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Grid heroes: Lavans can wash now because the sun is shining

Written by Lavans

Written by Lavans

In recent months it has been the talk of the town in Southeast Brabant: grid congestion and all its consequences. Lavans likes to turn dirty laundry into clean laundry, but is now sounding the alarm on the energy issue. As a progressive company, and since last year holder of the title 'best laundry in the world', Lavans wants to do business and invest sustainably, but that is made impossible.

A consciously sustainable approach

Under the motto "a little different, but nice to be ourselves," Lavans has been investing for years in a healthy, sustainable and future-proof company. Tristan van der Waart (Managing Director Lavans) explains: "In 13 years we have been able to reduce our energy consumption by 70%. Something we are extremely proud of, but we are far from satisfied and want to go further." For example, installing heat pumps is high on Lavans' wish list, but if no additional energy can be purchased from the grid, the family business can never take this step. Indeed, several years ago Lavans took a lower contracted power output on the advice of the grid operator, and now that the company desperately needs the energy, the company gets zero credit. 

Short celebration 

The energy shortage is a major problem in the Southeast Brabant region, with many companies, including Dommelsch and DAF, currently suffering the consequences. So too is Lavans. Last spring, the company commissioned its new cleanroom laundry with a capacity 3.5 times greater than the former cleanroom facility. A sustainable investment for a healthy future. "We like to look ahead and invest: the celebration only lasted a short time. Our application to increase energy capacity was rejected, so we had to install a huge battery in October. Before we remained below peak capacity due to the sun shining. Now, the battery ensures that we can run all machines at peak times, but it is insufficient to run heat pumps as well," Tristan said. "In short, extra energy through the grid is badly needed!"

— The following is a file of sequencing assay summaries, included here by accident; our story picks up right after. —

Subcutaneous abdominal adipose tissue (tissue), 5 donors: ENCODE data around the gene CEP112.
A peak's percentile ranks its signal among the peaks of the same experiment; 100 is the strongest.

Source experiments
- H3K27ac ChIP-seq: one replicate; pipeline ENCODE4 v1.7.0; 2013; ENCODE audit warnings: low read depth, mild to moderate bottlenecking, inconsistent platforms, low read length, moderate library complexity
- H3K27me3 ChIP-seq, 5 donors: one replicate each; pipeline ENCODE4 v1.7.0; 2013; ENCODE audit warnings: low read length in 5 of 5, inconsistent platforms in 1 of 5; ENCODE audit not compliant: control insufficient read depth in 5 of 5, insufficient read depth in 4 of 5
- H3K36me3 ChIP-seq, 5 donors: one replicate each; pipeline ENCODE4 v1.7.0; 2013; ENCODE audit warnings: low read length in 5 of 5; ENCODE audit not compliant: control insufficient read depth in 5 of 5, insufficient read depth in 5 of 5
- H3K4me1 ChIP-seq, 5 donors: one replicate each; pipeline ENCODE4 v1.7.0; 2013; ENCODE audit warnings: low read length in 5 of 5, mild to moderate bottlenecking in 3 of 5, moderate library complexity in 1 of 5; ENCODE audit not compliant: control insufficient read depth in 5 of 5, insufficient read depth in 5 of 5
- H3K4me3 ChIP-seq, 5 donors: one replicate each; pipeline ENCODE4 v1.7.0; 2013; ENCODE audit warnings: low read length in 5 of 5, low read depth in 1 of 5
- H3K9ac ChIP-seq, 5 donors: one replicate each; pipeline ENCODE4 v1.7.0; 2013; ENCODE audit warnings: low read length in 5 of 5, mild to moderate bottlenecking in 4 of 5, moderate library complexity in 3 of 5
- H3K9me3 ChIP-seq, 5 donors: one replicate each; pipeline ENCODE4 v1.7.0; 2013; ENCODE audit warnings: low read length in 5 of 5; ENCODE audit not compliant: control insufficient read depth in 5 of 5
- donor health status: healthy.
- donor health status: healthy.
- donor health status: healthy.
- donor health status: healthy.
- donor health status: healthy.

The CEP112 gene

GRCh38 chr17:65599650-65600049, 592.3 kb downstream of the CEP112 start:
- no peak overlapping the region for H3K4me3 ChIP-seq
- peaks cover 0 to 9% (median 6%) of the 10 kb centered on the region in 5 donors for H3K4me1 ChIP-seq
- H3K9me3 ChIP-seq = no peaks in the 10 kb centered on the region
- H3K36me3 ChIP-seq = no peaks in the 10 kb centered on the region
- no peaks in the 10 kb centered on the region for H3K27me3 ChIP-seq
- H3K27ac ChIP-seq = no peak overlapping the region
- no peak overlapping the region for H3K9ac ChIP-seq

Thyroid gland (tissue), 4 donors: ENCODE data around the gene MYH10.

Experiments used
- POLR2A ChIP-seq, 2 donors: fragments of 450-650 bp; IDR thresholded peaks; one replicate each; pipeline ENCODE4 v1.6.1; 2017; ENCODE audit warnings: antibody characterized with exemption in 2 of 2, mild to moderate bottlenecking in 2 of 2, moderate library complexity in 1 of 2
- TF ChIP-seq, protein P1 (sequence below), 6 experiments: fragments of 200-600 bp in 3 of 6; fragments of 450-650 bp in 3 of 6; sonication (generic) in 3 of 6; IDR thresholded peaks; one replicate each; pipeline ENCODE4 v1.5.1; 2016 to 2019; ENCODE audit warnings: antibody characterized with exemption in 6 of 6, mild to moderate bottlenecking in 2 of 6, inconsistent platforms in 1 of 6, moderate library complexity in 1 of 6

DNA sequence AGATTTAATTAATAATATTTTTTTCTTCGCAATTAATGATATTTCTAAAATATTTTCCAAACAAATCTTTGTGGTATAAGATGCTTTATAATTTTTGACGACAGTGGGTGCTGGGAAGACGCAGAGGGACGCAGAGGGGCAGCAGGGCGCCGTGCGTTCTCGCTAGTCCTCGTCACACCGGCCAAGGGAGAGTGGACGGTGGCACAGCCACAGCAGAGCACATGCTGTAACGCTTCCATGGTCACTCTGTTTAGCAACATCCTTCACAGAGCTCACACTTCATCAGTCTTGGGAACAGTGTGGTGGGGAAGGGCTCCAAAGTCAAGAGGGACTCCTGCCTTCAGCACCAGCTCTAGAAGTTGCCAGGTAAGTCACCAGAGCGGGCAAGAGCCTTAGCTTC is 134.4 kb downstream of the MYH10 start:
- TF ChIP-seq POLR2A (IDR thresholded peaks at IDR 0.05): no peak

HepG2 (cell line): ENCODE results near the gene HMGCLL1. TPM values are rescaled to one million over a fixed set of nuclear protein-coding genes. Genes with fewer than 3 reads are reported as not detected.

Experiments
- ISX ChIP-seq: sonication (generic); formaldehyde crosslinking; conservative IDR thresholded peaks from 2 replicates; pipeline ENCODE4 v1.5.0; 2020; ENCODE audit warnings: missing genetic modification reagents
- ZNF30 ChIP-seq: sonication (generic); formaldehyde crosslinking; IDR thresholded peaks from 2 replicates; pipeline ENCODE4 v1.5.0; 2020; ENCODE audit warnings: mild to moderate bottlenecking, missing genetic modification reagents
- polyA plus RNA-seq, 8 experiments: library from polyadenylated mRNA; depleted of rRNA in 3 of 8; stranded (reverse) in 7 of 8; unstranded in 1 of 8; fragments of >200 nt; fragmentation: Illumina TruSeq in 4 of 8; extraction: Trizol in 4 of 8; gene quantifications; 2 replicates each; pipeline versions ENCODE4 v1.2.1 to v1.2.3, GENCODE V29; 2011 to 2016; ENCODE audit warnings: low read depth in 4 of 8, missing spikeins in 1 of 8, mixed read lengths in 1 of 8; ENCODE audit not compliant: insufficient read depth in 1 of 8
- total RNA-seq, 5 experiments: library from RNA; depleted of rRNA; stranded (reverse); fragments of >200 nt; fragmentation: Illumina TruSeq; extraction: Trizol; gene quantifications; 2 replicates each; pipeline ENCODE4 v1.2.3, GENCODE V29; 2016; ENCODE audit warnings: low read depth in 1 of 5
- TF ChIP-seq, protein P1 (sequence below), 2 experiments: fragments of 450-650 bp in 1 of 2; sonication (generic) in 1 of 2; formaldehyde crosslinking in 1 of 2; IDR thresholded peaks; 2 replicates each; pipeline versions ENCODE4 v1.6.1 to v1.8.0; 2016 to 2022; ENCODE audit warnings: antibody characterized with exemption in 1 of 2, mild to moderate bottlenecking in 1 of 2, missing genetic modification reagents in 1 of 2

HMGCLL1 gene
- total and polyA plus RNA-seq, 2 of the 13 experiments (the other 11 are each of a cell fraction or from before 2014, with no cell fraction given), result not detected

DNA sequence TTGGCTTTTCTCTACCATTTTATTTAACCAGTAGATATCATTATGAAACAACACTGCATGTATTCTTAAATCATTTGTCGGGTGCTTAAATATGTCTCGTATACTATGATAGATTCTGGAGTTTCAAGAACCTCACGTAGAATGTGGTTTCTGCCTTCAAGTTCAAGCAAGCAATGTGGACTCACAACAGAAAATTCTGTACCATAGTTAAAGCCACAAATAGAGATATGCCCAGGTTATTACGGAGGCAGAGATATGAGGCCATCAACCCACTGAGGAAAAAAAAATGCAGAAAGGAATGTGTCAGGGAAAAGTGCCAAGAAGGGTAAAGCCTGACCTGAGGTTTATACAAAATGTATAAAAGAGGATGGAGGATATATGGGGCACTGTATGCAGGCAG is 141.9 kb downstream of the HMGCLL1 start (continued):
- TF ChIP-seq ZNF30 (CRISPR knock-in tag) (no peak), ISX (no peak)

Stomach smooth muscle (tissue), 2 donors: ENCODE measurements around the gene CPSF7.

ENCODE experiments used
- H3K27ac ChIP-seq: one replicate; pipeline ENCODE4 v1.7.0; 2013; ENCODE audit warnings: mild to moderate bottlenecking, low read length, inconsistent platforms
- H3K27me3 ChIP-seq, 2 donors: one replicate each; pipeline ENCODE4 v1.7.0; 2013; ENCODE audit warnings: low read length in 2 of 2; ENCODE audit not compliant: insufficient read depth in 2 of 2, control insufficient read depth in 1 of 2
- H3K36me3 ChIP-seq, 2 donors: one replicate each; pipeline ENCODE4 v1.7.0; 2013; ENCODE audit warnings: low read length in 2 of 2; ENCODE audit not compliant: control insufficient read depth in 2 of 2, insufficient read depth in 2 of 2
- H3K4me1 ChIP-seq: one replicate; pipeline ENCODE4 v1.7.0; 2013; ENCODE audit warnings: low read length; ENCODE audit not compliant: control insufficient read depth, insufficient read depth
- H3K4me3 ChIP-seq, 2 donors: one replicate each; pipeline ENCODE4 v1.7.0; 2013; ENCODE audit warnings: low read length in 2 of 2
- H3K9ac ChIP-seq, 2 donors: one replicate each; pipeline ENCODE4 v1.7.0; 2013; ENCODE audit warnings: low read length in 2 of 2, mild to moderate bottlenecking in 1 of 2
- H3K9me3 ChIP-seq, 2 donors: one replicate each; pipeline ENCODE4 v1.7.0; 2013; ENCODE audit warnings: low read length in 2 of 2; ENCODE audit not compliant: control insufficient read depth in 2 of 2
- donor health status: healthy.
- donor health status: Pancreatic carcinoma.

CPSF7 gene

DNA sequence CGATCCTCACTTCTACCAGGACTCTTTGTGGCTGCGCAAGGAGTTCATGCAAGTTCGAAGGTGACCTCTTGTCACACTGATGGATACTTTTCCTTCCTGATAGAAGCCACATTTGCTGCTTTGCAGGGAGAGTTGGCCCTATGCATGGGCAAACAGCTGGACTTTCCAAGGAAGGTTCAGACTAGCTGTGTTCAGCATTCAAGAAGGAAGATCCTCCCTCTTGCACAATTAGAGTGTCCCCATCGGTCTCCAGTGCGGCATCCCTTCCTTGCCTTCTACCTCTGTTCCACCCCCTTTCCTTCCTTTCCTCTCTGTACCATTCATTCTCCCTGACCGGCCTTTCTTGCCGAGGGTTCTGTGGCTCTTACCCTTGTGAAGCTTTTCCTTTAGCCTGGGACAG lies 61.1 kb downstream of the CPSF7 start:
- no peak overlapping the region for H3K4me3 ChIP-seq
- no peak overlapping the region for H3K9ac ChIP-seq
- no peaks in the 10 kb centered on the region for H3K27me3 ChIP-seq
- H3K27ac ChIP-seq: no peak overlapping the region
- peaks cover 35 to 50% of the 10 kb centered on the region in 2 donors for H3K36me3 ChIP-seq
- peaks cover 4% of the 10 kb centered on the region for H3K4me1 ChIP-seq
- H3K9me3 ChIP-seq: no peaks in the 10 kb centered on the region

Looking ahead, an additional unpleasant consequence is just around the corner. If the cabinet plans go through, the energy tax on gas will go up sharply starting in 2025. Currently, Lavans pays 9 cents per cubic meter of gas. This amount will gradually increase over the next few years to nearly 58 cents in 2030. "Totally unreasonable," thinks Tristan. "Especially when as a company you want to invest in electrification, but this is made impossible by the grid operator. Laundries, just across the border or located in another province of the Netherlands where the problem is less or not an issue, get a big advantage this way."  

Recently, a news article about the grid problem in the Southeast Brabant region appeared in the Eindhovens Dagblad. In addition to DAF and Dommelsch, Lavans also contributed.

Off the gas

In the most ideal future scenario, Lavans reduces its gas use to minimal use or even goes completely off gas.  "We have always been at the forefront of sustainability in our industry, and we were awarded the title 'best laundry in the world' last year for a reason." For Lavans to maintain this position, alternatives must be available and offered. Lavans always thinks in terms of solutions and thus carefully weighs all sustainable options. To this end, they also maintain short lines of communication with the Municipality of Helmond and obtain information from other sparring partners. "It is very nice to look for solutions together with other parties. Together we get further and continue to make a positive impact aimed at the future," Tristan concludes.

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